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  • Writer's pictureDr. Bow Tie

1/3/2021: Hindsight Must Be 2020

It’s a new year. Not much has actually changed, but there is still a sense of renewal in the air. A chance at a fresh start, which is what this country needs.

2020 was a terrible year, and it brought out the worst in us. It shortened my fuse. I am more easily provoked to frustration and anger, and more often need to stop and ask myself if I really want to say what I’m thinking about saying.

That said, some of it has become necessary. I am less tolerant of bullshit because there is too much of it circulating and making things harder for those of us trying to spread knowledge. This does not include asking genuine questions about science or politics - it’s the trolling, the posts where a simple Google search disproves the premise, the clickbait headlines that mislead people. We must learn from our mistakes and post less of them. We must verify our sources.


This year we watched science develop and change in real time. Every scientific breakthrough or development has included mistakes along its path. Last year, it was pretty much the only thing we had to stare at, and boy, did we scrutinize it thoroughly. We watched as the science evolved and messaging on masks changed from "save them for healthcare workers because they're most likely to be exposed" to "please wear your mask to prevent spread" and eventually as we did more research, we realized, "not only do they prevent spread, but they actually DO provide some protection to the wearer." Yes, the messaging felt like it kept changing as we learned more, which was frustrating. It fanned some serious conspiracy theory flames, too many of which have yet to be extinguished. We also went from the hope of "wear a mask and lock down for two weeks" to the drudgery of what is now going on 10 months, with more to go, as we learned just how contagious and deadly this virus really is. We watched as people fell victim to more conspiracy theories or simply grew fatigued and stopped taking precautions. People proclaimed "we can't live in fear!" and even made up agencies, spins on existing regulations, and fake conditions to justify a disregard for measures to protect others.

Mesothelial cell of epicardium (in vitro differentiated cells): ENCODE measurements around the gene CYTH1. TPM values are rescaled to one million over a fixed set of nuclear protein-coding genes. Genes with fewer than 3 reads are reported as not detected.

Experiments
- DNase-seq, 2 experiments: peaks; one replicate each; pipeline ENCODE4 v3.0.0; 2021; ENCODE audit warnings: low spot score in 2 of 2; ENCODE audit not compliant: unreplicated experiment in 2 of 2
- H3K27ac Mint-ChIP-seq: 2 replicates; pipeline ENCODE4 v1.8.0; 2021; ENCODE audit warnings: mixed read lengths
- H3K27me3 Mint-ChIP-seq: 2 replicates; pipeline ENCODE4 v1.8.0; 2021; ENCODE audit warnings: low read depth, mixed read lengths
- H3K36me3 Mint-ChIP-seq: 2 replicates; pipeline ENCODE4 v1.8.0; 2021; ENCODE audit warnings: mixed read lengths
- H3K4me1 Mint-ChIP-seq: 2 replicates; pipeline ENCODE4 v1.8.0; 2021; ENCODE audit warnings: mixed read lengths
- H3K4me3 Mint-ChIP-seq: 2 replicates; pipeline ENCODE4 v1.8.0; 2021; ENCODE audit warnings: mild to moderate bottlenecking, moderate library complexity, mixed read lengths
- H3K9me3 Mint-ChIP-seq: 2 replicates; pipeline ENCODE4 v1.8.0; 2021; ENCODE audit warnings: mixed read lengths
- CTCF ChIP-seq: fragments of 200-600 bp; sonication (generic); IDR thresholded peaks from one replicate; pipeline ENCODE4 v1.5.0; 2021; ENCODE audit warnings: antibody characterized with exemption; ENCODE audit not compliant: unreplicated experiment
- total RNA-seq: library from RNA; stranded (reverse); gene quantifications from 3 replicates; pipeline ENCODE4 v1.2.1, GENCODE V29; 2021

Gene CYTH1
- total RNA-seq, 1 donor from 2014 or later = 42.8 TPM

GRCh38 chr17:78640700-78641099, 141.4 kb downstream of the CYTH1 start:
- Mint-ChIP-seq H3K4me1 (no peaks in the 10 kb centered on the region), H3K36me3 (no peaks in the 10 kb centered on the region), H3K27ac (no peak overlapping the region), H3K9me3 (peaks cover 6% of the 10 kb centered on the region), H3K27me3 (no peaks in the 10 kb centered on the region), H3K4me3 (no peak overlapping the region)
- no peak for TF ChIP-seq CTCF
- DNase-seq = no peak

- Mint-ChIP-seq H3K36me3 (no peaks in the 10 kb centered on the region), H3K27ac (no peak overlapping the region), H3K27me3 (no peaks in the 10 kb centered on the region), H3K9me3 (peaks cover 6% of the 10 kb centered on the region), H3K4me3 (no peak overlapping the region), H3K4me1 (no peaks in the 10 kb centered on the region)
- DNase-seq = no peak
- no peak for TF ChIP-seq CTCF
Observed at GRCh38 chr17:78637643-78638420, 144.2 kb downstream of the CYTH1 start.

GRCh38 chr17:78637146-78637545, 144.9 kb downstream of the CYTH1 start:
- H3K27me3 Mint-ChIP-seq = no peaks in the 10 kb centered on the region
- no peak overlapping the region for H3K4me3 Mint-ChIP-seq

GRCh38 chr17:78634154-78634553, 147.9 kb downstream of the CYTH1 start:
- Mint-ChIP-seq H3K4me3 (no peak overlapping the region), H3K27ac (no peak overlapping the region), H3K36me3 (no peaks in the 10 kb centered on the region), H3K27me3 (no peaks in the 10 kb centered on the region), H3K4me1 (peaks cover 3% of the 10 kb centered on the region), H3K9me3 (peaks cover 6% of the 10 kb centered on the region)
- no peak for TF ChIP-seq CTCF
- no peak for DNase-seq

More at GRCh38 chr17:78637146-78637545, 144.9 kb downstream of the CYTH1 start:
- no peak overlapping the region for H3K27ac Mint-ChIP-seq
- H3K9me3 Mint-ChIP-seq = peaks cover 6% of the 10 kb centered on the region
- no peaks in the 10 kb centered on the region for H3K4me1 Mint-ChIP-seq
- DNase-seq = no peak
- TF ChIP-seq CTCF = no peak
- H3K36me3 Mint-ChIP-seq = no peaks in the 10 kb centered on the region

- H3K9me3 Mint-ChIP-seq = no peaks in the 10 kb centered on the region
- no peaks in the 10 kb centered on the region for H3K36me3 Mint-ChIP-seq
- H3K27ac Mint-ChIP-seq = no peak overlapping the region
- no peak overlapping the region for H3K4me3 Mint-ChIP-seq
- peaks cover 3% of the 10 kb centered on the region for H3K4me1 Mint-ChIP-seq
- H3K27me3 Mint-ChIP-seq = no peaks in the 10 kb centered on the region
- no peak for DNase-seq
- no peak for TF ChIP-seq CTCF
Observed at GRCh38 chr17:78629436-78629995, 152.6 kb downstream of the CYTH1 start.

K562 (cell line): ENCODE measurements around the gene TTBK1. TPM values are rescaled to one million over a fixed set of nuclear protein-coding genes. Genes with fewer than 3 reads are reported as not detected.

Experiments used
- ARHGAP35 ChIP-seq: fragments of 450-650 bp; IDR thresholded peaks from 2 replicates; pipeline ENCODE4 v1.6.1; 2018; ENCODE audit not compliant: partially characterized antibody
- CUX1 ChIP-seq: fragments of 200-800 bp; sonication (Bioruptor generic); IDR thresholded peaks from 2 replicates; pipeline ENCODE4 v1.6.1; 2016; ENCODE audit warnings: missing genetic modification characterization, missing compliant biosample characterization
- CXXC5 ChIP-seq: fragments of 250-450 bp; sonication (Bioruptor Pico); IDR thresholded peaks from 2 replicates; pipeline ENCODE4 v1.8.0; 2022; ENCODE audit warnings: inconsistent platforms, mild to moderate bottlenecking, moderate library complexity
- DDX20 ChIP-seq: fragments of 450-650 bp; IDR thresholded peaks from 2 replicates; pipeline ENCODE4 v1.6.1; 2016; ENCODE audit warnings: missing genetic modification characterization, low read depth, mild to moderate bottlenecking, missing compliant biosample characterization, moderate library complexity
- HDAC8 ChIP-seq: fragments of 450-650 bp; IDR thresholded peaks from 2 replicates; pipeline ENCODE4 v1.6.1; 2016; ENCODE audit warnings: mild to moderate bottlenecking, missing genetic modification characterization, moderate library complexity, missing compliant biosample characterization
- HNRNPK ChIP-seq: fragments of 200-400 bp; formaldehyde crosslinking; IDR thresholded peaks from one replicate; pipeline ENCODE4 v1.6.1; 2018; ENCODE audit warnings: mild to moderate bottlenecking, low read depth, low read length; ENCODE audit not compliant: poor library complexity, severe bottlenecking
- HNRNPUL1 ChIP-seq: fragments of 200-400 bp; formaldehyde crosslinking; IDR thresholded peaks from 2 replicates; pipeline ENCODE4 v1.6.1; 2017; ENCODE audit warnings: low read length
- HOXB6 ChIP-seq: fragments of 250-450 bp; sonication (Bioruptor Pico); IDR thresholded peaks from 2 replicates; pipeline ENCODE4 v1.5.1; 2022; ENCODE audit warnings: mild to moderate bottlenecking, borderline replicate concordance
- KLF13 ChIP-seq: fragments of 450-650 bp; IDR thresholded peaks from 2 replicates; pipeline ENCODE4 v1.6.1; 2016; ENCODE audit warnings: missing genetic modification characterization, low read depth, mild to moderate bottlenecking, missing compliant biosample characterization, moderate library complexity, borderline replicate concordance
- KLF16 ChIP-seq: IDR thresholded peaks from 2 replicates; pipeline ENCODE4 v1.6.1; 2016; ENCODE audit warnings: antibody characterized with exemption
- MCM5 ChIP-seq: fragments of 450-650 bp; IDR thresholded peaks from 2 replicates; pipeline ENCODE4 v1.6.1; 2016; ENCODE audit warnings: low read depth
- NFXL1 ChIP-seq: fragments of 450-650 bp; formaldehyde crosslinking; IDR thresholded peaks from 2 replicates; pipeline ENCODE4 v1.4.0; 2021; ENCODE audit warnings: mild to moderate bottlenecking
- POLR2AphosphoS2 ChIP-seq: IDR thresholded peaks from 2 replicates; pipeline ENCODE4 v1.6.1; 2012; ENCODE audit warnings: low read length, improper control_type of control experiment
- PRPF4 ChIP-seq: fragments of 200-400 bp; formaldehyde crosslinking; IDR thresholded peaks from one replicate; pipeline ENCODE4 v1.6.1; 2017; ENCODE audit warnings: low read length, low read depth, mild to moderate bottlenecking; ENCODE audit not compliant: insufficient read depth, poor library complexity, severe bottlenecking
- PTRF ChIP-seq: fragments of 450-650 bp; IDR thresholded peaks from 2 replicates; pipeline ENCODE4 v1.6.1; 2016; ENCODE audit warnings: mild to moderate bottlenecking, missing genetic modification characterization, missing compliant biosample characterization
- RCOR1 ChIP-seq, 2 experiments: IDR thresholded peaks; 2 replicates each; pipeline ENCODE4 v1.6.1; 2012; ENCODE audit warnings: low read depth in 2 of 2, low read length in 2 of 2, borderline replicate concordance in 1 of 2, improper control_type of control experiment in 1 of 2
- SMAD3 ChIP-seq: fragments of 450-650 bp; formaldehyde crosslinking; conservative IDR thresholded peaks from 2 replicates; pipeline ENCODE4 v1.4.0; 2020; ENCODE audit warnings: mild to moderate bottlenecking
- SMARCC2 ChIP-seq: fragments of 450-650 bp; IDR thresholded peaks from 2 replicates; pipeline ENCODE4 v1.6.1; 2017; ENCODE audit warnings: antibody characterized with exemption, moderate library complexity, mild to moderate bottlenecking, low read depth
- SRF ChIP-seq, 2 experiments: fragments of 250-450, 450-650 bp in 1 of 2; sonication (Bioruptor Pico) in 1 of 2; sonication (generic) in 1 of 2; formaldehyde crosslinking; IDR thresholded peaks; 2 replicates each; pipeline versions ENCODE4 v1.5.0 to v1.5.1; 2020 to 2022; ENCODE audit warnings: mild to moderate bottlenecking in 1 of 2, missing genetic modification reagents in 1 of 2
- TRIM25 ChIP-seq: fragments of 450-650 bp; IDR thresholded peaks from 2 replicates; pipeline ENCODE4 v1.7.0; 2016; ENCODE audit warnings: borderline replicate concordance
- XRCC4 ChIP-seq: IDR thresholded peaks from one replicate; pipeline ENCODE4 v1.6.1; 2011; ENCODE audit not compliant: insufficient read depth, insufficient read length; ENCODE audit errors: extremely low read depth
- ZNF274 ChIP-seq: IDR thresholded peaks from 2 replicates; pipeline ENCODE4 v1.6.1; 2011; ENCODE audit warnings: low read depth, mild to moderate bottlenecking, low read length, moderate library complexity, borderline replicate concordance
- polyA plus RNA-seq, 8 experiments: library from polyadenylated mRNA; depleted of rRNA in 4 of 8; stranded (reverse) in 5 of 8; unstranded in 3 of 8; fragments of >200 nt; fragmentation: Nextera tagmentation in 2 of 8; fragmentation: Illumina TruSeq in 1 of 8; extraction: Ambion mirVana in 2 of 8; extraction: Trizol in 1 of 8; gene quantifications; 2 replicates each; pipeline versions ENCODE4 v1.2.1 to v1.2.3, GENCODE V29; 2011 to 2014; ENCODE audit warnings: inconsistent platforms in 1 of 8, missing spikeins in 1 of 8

Last year saw an overflow of sociopolitical unrest as well. I am not going to get into the decades-long racism and injustice that spilled out into the streets in the form of protests (in this essay). I have previously addressed how those protests were hijacked by external actors that muddied the message by inciting violence and vandalism. Instead, I want to focus on those of us who must become aware of how ingrained racism and other prejudices are in this country. It's no longer the obvious calling of "N-word" or out-loud discrimination against someone for their sexuality, gender, or lifestyle. Instead, we need to educate ourselves on and forge an awareness of how systemically ingrained these prejudices are. It is the racism and prejudice that we may not even be aware of as racism or prejudice, but that feeds into the system that creates roadblocks for women, Black people and other People of Color, LGBTQ+ people...really anyone who is not a straight White man. That is not to say that straight White men do not face difficulties...but the difficulties faced are not worsened by skin color or sexual orientation or gender. The only way to learn is to listen to more voices that aren't "the default." A lesson we must take from 2020 is that we must listen to more Black, female, and LGBTQ+ voices (not Candace Owens or her ilk - the voices that OTHER Black, female, and LGBTQ+ people are propagating).